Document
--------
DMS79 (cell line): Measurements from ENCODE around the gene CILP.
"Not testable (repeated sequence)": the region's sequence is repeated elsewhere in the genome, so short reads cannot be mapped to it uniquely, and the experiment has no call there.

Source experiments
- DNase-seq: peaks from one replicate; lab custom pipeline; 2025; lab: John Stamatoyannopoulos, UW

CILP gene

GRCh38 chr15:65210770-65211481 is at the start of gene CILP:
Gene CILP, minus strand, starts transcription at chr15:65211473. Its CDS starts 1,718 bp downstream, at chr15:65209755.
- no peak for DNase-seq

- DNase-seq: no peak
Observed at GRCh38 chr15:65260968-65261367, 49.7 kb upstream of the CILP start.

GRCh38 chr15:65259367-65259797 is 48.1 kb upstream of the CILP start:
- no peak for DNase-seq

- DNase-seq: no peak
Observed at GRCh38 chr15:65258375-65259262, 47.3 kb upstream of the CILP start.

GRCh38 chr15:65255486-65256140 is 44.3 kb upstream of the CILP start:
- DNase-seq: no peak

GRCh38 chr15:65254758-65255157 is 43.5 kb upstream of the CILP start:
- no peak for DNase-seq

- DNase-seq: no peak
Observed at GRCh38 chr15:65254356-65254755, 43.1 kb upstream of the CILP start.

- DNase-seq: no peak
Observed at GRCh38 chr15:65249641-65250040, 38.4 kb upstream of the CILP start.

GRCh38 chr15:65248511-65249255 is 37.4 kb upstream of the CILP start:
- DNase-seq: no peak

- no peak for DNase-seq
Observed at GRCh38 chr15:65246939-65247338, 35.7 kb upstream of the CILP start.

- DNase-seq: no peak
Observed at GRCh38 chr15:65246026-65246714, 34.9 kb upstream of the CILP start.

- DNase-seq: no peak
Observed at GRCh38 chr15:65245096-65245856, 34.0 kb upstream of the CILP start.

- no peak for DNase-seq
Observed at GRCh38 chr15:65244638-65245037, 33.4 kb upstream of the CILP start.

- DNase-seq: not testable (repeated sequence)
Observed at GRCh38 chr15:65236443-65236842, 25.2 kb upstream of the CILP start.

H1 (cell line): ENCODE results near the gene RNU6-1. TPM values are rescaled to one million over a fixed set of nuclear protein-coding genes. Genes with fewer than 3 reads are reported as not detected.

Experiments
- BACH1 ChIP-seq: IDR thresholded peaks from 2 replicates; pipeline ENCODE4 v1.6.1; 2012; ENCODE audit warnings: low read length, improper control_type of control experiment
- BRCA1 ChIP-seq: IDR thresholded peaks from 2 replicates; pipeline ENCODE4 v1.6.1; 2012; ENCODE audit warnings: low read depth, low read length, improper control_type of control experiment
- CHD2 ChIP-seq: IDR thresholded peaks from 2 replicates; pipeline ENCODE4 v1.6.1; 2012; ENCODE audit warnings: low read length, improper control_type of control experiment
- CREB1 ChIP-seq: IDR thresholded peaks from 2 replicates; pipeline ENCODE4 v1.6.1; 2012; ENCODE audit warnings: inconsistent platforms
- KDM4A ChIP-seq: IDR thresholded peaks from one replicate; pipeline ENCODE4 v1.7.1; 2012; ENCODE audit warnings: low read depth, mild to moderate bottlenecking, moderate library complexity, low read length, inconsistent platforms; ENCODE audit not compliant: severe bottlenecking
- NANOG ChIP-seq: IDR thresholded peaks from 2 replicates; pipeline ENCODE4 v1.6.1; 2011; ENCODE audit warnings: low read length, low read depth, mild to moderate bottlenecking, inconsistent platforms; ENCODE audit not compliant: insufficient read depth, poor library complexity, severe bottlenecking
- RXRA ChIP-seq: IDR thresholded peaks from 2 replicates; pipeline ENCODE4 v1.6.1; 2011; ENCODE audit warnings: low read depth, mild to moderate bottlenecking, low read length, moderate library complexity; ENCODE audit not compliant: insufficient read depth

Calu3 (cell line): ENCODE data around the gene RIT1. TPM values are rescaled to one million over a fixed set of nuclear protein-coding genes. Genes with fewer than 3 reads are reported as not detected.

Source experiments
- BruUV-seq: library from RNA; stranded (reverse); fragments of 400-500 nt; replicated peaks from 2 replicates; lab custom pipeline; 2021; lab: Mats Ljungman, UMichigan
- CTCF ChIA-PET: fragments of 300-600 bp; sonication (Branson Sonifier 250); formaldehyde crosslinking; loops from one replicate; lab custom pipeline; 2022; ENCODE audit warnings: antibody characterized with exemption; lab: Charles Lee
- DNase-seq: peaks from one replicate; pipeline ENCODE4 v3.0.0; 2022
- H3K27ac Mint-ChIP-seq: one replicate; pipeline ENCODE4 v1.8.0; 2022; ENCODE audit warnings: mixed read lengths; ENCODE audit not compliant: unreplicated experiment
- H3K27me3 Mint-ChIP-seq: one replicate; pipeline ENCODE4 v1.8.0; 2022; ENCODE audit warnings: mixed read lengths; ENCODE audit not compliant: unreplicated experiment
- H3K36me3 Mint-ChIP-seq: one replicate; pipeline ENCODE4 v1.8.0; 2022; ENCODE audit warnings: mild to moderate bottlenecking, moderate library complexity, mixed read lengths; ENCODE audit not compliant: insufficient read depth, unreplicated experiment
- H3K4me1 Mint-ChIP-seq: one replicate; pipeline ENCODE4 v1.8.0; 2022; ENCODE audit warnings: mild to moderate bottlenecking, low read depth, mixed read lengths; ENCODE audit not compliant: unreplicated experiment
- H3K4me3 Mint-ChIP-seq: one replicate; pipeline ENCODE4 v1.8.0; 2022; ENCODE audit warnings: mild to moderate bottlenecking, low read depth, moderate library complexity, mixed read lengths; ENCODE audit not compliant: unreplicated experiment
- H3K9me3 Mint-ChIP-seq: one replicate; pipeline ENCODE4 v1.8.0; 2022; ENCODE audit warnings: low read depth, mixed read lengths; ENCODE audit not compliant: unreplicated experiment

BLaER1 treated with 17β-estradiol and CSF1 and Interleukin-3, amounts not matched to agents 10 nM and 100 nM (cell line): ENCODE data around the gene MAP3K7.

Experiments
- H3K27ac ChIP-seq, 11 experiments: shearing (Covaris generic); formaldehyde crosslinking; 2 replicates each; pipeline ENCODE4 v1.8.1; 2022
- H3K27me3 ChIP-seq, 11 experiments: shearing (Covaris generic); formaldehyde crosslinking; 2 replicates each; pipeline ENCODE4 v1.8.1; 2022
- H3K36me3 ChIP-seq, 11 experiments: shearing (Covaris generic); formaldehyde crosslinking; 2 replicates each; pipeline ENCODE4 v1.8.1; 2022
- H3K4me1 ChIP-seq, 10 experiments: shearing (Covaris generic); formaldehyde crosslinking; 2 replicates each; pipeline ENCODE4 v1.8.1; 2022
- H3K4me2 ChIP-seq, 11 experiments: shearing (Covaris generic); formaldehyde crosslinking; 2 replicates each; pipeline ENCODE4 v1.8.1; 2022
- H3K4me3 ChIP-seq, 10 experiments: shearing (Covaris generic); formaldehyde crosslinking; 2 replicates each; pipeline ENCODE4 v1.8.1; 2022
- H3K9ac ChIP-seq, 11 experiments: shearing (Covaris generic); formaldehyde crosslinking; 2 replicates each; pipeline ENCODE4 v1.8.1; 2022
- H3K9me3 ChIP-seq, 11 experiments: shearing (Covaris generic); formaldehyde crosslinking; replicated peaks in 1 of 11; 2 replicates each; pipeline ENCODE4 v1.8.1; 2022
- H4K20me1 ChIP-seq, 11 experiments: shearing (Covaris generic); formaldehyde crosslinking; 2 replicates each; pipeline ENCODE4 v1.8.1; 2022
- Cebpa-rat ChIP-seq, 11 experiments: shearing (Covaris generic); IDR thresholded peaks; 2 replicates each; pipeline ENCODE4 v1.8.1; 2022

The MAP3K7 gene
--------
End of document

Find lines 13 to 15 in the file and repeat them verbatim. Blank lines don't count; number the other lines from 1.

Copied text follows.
- DNase-seq: no peak
Observed at GRCh38 chr15:65258375-65259262, 47.3 kb upstream of the CILP start.

GRCh38 chr15:65255486-65256140 is 44.3 kb upstream of the CILP start: